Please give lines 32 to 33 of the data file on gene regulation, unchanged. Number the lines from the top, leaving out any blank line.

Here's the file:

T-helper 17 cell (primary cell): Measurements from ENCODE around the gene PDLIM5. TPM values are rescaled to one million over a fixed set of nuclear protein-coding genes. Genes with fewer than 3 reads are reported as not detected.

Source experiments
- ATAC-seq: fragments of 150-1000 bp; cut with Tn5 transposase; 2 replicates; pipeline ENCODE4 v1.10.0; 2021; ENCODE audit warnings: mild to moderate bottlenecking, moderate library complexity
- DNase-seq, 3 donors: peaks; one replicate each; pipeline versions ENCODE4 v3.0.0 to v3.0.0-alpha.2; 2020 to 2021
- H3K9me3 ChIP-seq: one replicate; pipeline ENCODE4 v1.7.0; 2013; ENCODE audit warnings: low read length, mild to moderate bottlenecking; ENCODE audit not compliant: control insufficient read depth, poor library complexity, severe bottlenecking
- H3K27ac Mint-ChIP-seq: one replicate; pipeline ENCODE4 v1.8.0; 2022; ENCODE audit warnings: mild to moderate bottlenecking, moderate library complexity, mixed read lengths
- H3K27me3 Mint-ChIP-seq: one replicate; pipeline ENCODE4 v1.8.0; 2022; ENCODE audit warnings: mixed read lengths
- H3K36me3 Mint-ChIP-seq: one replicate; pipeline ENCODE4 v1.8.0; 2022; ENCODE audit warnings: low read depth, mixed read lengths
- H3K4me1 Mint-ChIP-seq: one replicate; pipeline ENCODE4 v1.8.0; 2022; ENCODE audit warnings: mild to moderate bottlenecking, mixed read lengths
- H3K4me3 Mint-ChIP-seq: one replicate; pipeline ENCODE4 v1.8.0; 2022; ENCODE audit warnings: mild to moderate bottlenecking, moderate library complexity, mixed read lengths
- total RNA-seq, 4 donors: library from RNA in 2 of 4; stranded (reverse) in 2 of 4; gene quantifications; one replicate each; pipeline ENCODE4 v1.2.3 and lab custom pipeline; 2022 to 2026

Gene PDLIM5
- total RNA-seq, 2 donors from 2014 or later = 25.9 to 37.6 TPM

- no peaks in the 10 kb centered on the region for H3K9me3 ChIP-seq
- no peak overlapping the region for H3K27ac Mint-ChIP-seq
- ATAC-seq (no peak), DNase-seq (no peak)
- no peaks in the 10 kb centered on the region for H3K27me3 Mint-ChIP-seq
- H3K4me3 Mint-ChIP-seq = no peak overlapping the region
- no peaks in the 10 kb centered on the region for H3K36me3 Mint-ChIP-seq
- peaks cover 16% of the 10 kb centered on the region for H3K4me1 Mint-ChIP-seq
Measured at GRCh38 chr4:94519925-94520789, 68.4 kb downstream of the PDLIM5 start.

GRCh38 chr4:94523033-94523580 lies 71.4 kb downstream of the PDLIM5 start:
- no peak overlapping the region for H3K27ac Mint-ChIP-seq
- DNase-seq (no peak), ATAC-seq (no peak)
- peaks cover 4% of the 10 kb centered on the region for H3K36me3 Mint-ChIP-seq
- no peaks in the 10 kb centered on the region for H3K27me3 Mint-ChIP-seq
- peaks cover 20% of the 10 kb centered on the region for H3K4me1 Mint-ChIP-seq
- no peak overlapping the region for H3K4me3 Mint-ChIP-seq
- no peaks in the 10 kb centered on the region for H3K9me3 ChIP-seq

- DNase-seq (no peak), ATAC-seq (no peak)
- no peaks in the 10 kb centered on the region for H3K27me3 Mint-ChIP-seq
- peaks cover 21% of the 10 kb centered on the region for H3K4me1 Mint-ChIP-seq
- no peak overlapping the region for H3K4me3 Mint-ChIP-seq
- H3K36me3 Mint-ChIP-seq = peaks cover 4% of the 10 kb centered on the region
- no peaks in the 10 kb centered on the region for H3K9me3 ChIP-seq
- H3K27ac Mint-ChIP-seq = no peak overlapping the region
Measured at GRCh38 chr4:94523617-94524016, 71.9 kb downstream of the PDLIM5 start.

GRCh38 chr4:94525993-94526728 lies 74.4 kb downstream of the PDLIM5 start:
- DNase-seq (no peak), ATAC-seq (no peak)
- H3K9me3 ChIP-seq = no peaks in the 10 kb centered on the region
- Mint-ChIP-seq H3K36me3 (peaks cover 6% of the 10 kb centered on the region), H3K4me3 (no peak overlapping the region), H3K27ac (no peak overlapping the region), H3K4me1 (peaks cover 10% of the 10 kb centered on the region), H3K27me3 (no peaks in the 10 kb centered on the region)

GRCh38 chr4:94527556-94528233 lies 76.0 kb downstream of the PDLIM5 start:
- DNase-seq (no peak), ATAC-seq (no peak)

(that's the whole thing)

- peaks cover 21% of the 10 kb centered on the region for H3K4me1 Mint-ChIP-seq
- no peak overlapping the region for H3K4me3 Mint-ChIP-seq